Christopher Unborn

(Literary Masterpieces, Volume 34)

By 1992, in Carlos Fuentes’ grim but comic vision, Mexico will be well on the road to disintegration. The northern part will have been annexed to the Sunbelt of the United States to form Mexamerica; the Yucatan will have been sold to Club Med to pay off some of the international debt; the area around Vera Cruz will be occupied by United States Marines. What remains of the country, especially the capital, which Fuentes frequently calls Makesicko City, will be strangling in garbage, sewage, and air pollution, all caused by overpopulation and decades of corrupt government.

To provide a narrative center for the novel, Fuentes invents a young couple, Angel and Angeles, who meet in romantic circumstances and who conceive a child in the country’s most famous resort, which Fuentes most often calls Kafkapulco. The child’s birth, they hope, will coincide with Columbus Day, 1992; the child will be male, will be named Christopher, and will win the government’s promised prize of untold riches and power for the first male child named Christopher to be born on that day. It is this unborn child who is the improbable narrator of the improbable events of the novel, which ends with his birth.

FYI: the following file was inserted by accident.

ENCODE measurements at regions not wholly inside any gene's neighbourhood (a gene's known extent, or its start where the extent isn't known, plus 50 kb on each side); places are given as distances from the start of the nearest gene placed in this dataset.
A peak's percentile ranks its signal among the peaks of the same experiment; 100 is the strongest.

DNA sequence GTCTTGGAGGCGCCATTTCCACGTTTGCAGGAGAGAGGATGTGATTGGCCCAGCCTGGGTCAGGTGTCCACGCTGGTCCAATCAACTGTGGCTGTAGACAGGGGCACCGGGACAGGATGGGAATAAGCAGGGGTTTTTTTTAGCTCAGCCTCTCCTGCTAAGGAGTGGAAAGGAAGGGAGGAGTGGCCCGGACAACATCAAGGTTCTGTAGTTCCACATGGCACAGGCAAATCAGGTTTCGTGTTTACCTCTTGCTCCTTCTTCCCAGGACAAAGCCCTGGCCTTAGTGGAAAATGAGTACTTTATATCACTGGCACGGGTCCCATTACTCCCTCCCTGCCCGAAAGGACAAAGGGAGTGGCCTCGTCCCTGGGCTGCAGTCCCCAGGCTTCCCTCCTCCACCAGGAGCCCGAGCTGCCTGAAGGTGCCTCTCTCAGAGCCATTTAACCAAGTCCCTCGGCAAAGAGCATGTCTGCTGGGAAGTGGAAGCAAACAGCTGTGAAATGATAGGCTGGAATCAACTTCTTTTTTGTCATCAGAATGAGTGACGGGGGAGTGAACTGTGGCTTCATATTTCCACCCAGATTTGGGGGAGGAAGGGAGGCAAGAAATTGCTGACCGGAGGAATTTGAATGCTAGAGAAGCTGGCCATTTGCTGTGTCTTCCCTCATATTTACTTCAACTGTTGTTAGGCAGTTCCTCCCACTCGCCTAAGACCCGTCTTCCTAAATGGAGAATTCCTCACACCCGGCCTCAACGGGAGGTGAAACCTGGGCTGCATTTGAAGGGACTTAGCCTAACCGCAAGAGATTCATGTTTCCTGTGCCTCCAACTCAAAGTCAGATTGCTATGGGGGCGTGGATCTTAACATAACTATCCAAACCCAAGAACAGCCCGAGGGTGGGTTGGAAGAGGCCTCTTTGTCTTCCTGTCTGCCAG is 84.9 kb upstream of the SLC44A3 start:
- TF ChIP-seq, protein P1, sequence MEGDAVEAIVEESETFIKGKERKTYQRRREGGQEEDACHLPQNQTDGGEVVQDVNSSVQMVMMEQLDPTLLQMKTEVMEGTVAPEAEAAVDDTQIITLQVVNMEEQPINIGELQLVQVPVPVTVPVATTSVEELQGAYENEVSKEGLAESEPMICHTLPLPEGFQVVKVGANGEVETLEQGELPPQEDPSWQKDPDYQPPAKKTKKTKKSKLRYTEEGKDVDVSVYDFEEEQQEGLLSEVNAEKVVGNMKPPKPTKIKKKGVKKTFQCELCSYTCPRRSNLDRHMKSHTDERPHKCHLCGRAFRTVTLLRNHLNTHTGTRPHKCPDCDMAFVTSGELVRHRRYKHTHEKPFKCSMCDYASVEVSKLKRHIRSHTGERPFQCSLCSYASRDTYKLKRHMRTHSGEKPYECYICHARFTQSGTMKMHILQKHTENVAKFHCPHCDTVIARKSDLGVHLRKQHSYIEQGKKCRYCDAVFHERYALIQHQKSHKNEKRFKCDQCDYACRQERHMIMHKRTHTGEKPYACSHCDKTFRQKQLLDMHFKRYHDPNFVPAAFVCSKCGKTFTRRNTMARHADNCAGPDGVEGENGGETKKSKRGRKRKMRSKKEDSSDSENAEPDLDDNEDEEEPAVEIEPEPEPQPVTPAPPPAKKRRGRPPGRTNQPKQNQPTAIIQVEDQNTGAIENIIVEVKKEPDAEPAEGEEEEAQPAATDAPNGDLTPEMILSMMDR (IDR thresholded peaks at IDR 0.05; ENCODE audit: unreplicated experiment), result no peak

Christopher’s gestation and his parents’ adventures are the hub around which Fuentes details a wild, imaginary series of events, historical observations, and verbal fireworks. He sees the history of his country as a series of natural calamities (for example, the devastating earthquake of 1985) and continual political oppression (the long reign of the ruling party, the Partido Revolucionario Institucional, and the massacres of students, especially in 1968) that has betrayed the revolutions which promised to bring to Mexico independence and democracy. In the course of the novel he invents new calamities: Acapulco is destroyed; there is a bloody revolution which is even more bloodily ended. The unnamed cities of shacks surrounding Mexico City, housing the poor in unimaginable squalor, are vividly evoked, as are the conditions in which the country’s surviving Indian populations exist.